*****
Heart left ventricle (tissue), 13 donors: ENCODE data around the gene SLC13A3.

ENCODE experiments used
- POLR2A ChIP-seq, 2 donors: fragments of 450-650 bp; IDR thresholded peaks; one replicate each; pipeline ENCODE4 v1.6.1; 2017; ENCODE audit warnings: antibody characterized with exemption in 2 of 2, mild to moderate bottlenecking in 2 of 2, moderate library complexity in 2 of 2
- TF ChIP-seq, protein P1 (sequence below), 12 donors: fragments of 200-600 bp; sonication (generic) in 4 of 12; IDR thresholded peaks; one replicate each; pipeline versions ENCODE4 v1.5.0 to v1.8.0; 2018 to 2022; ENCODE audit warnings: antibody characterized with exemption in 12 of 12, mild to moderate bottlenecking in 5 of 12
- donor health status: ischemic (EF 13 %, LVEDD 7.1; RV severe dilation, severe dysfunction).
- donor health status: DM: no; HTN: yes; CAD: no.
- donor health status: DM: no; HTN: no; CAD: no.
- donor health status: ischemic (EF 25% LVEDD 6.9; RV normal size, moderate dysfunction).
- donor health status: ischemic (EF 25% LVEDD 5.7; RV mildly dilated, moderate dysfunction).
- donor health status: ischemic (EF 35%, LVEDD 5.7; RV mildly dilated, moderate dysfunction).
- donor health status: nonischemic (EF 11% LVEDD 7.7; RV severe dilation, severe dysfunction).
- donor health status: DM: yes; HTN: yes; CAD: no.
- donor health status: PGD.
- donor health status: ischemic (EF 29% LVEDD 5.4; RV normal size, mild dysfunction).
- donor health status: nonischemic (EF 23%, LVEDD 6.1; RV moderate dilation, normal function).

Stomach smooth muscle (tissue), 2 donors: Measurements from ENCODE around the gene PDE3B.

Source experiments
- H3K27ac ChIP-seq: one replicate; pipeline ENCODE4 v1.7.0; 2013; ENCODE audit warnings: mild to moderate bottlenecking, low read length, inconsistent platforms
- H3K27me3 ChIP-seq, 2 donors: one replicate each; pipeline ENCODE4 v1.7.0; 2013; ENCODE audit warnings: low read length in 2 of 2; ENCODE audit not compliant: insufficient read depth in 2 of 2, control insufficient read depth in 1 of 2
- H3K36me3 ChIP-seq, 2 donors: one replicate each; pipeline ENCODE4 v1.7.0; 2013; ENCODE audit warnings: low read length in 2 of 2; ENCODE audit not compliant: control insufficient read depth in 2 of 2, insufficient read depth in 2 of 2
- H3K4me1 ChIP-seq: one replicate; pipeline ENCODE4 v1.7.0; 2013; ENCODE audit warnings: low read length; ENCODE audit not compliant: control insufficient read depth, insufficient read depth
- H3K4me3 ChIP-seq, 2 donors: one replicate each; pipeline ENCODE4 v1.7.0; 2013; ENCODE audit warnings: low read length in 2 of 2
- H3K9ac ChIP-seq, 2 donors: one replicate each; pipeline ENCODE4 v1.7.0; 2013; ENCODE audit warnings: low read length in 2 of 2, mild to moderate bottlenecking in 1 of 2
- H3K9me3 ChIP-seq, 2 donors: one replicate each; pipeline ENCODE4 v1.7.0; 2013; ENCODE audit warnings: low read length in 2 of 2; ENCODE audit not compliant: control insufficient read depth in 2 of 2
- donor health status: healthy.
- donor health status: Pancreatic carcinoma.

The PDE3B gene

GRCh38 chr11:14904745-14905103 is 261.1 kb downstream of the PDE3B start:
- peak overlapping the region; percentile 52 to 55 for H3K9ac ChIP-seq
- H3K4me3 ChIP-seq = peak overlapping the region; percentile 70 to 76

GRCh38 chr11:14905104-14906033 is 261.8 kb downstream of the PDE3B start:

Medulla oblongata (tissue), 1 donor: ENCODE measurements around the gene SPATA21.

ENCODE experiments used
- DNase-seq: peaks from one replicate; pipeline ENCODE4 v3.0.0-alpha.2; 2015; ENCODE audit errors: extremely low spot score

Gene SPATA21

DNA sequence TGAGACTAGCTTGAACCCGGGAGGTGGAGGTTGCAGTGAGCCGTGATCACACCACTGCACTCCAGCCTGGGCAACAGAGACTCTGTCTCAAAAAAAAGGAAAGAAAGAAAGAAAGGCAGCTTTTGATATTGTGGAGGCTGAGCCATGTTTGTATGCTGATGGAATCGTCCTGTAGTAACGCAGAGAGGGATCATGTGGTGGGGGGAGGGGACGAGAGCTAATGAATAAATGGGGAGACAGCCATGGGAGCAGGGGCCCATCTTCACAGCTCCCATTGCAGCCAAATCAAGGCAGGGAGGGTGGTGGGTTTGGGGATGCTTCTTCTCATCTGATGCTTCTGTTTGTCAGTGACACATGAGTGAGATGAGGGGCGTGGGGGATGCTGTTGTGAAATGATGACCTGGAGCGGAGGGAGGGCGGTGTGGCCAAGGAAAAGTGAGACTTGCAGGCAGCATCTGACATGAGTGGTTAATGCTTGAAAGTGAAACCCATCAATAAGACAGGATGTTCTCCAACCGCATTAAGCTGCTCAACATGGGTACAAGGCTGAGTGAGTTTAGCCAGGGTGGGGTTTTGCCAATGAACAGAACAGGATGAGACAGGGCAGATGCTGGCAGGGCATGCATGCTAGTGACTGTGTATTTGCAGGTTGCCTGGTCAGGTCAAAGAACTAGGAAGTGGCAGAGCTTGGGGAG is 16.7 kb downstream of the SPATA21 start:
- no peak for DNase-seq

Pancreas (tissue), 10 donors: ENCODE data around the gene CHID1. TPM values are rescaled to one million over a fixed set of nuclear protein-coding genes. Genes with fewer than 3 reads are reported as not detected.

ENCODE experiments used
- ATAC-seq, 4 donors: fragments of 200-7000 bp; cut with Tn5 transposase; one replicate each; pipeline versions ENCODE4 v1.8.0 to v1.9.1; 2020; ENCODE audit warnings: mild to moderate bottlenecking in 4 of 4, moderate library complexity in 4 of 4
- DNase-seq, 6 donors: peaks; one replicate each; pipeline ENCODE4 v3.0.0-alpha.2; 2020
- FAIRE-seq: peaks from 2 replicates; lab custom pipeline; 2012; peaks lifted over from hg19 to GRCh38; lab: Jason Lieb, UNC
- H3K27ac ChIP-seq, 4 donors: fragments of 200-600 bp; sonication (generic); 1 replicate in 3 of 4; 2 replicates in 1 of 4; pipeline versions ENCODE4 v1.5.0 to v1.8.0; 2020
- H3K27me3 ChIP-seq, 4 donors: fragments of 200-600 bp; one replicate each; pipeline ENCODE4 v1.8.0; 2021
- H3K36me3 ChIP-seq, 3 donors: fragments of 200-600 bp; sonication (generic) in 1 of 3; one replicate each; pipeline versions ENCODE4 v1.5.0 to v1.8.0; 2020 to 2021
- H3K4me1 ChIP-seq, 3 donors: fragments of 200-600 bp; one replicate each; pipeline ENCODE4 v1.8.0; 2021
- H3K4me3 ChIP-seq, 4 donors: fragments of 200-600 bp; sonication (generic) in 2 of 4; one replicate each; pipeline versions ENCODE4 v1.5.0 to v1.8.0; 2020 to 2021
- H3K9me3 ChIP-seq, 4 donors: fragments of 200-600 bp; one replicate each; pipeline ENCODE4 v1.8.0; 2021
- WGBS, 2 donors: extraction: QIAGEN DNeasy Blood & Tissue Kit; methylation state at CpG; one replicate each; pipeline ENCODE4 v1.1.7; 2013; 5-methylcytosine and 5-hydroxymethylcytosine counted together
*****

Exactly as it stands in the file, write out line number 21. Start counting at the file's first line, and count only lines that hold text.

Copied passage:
- H3K4me1 ChIP-seq: one replicate; pipeline ENCODE4 v1.7.0; 2013; ENCODE audit warnings: low read length; ENCODE audit not compliant: control insufficient read depth, insufficient read depth